Served Cold: Alan Baxter
Reviewed By Steve Stred
- Paperback: 312 pages
- Publisher: Grey Matter Press (17 Sept. 2019)
“He needed razors for clarity.”
Last year I discovered Alan Baxter.
That statement is incredibly surprising because Baxter has a writing style that makes me feel like I’ve been reading his work my entire life.
‘Devouring Dark’ was a stunning read and when I saw that Baxter had a collection for review, I reached out and he kindly sent me ‘Crow Shine.’
‘Crow Shine’ had some stellar stories and a few that have stayed with me since reading it, but when I dove into his newest collection ‘Served Cold,’ it was immediately apparent that these new stories were from an author hell-bent on continuously improving his craft.
I raved a bit already about this collection on Twitter, but when I look at my notes on my phone, the lowest rated story I have is the first one ‘Served Cold’ at 4.5/5 and ‘Dream Shadow,’ also at 4.5/5. Everything else is at 5/5 except for one story, which I’ll finish the review with.
Baxter jumps between creepy, scary, gory and heartfelt in this collection and it just boggles my mind at how seamlessly the stories flowed. In fact, the only reason ‘Dream Shadow’ received a 4.5 was because the story directly before it ‘Waters Strangely Clear,’ which itself is a highlight of the collection, had similar themes. I think if ‘Dream Shadow’ had been placed after ‘Ways to Live and Die,’ I would have bumped it up to a 5!
Baxter delivers 16 stories here and all were outstanding. I’ll focus on a couple here just to highlight some.
‘In Vaulted Halls Entombed’ – I’m not sure if Baxter had been in consideration for the anthology Hellhole by Lee Murray, but this story would’ve been an absolute gem in that collection. We follow a group of soldiers as they enter into a subterranean system in chase of some insurgents. Things become… interesting shortly thereafter.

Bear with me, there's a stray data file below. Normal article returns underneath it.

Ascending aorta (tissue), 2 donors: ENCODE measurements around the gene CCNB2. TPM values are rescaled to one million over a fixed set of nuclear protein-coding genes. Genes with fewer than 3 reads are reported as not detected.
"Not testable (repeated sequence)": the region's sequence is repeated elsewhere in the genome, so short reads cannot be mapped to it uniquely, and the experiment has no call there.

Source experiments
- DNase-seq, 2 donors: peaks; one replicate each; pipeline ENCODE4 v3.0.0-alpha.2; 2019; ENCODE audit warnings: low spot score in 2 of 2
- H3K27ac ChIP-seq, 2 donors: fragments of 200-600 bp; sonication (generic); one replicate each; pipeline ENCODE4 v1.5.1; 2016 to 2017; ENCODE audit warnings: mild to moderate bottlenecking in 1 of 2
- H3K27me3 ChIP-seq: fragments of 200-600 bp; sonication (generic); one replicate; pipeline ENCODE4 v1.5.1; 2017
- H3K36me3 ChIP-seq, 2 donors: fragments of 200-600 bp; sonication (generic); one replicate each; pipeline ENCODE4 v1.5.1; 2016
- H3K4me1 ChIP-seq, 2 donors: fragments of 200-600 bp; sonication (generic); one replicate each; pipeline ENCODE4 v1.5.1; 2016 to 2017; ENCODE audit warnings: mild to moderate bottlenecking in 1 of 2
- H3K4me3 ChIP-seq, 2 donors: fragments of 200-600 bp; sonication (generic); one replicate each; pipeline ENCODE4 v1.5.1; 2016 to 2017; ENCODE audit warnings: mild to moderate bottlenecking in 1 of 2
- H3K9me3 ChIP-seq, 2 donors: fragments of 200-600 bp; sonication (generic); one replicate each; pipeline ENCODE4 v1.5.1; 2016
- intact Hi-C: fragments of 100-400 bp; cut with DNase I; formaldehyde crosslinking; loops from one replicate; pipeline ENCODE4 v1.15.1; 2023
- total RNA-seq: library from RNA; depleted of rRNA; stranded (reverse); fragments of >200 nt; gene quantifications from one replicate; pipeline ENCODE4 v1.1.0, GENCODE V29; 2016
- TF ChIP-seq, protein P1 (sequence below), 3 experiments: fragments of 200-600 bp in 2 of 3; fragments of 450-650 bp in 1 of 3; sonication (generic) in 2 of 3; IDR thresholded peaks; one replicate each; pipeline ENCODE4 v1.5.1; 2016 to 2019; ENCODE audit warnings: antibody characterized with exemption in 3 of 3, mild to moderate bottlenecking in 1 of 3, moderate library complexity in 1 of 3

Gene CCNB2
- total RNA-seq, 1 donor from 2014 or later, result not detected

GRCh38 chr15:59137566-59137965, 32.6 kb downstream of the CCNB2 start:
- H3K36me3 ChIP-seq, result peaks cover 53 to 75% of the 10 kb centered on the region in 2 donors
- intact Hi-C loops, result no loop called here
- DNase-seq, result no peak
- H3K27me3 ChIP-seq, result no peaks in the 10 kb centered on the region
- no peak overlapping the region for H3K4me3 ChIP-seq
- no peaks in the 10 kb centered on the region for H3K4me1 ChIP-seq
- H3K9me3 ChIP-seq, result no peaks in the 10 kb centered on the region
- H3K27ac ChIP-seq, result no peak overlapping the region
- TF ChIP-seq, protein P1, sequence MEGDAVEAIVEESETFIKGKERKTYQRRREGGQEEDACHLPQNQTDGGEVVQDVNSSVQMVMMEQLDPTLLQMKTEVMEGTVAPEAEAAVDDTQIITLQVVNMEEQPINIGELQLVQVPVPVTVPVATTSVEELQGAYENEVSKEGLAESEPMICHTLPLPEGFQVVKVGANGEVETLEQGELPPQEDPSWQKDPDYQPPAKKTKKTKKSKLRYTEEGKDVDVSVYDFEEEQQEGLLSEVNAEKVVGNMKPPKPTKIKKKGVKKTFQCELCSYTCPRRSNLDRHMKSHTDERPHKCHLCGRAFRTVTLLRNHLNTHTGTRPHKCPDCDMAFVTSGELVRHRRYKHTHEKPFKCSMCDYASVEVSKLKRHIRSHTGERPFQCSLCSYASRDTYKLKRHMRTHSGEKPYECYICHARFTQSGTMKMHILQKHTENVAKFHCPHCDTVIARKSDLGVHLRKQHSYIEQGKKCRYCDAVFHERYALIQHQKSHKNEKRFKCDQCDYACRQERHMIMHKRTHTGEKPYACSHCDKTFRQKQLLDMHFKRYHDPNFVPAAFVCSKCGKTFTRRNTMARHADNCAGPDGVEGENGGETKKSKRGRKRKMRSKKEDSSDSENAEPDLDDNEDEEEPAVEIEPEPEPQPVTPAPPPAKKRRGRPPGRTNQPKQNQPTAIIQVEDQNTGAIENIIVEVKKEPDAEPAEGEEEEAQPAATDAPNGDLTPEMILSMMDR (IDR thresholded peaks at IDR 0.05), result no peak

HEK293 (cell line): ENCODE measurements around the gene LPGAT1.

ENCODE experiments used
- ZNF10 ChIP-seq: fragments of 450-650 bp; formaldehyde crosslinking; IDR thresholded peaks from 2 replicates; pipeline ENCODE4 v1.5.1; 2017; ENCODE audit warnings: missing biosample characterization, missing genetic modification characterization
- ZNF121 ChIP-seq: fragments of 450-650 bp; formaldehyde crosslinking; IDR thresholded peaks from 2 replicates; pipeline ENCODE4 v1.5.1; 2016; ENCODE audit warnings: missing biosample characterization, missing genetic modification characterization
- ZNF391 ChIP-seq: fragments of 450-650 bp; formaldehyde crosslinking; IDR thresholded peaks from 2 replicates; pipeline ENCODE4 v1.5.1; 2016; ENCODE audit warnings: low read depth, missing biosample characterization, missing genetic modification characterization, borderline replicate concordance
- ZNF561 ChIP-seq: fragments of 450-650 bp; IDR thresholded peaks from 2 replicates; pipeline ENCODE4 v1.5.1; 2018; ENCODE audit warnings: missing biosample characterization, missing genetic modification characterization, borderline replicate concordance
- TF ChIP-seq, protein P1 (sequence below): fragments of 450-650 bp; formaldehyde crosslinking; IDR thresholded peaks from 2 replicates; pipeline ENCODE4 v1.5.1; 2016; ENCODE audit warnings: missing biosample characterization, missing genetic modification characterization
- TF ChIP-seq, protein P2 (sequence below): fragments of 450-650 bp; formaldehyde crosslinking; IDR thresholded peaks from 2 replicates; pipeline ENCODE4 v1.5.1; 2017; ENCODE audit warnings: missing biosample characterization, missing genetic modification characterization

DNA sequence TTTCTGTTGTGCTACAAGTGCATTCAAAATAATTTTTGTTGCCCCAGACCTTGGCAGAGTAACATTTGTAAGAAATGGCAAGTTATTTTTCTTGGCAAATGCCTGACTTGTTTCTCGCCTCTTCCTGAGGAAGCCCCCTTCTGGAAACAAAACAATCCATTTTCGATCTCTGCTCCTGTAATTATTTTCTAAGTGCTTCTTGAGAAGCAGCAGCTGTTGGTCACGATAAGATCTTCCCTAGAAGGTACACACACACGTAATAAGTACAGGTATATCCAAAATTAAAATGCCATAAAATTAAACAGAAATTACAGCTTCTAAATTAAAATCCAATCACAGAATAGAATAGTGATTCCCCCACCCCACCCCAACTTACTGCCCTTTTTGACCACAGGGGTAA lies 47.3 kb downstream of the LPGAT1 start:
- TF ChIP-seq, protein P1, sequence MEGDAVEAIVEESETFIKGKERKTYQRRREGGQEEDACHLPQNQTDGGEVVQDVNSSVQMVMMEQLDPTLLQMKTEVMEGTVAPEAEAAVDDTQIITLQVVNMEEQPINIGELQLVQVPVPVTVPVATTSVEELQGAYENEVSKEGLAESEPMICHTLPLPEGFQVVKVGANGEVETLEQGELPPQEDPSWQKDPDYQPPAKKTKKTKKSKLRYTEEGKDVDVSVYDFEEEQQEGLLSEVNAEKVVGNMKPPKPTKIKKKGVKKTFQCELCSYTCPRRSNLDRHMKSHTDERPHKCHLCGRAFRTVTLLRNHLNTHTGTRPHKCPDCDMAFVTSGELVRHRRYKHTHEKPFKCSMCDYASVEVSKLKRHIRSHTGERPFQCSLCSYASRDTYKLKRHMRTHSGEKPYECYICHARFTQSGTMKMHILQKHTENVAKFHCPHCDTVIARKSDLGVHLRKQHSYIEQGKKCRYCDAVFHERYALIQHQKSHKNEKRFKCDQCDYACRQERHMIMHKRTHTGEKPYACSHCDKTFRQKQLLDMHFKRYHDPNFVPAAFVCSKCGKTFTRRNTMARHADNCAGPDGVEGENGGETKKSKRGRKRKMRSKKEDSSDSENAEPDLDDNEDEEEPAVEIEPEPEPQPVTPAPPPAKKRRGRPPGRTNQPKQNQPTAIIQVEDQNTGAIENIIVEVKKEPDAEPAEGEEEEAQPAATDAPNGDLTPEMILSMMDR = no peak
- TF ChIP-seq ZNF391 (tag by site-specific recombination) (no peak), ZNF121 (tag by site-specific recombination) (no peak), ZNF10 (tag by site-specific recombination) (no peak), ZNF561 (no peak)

‘Crossroads and Carousels’ – much like the title story from ‘Crow Shine’ this story follows the journey of a musician wanting to be the greatest musician they can. Of course, it comes with a catch.
‘The Goodbye Message’ – an absolute haunting story of a writer receiving messages on paper, his typewriter and the answering machine from someone, somewhere. By the time he puts the dots together, you’ll be in tears.
‘How Father Bryant Saw the Light’ – three words describe why you need to read this story; the gangle man.
‘Crying Demon’ – this one ticked all of my boxes. Two friends find out about a dark web video game. Curiosity and the desire to not stoop to someone else’s level make this an engrossing read.
Lastly, I want to highlight the story ‘Exquisite.’ As I mentioned earlier in this review, all the stories received a 4.5 or 5/5 except one.
I actually have ‘Exquisite’ down in my notes as a 10/5 I liked it that much.
We follow a man as he breaks into a house. He isn’t wanting to steal anything, he simply has a compulsion to break in and look at other people’s stuff. He ends up in the basement and Baxter decides to invoke all levels of Clive Barker on us. Truly outstanding. This story should bring home some hardware and I’d absolutely love to see this on film.
This is a must-own/must-read collection. Baxter has upped his game, which means when he does that, all the other players must do it as well. I’m truly blown away by what I’ve read and I really can’t recommend this enough.
To finish this off – I’m just going to share something about my own reading experience.
I got this loaded on my Kindle and before I started reading it I saw a Facebook post from Alan remembering his best boy, Penry.
When I got to the first page and saw the dedication to Penry, his best boy, the waterworks came. It’s safe to say that Alan put everything he could into making these stories as best as they could.
I know Penry would be proud.
Collected together for the first time ever, these sixteen provocative and intensely chilling tales by multi-award-winning-author Alan Baxter venture into the depths of the darkest and most shadowy places where unspeakable horrors are the predators and we the willing prey.
Prepare for an always terrifying, frequently heartbreaking journey in multiple stages, each piece echoing Baxter’s unique voice that effortlessly blends horror, fantasy and the weird, cementing his place as a modern master of the dark fantastique, and resulting in an unforgettable volume of fiction.
Steve Stred writes dark, bleak horror fiction.
Steve is the author of the novels Invisible & The Stranger, the novellas The Girl Who Hid in the Trees, Wagon Buddy, Yuri and Jane: the 816 Chronicles and two collections of short stories; Frostbitten: 12 Hymns of Misery and Left Hand Path: 13 More Tales of Black Magick, and the dark poetry collection Dim the Sun.
On September 1st, 2019 his second collection of dark poetry and drabbles called The Night Crawls In will arrive. This release was specifically created to help fund the 1st Annual LOHF Writers Grant.
Steve is also a voracious reader, reviewing everything he reads and submitting the majority of his reviews to be featured on Kendall Reviews.
Steve Stred is based in Edmonton, AB, Canada and lives with his wife, his son and their dog OJ.
You can follow Steve on Twitter @stevestred
You can visit Steve’s Official website here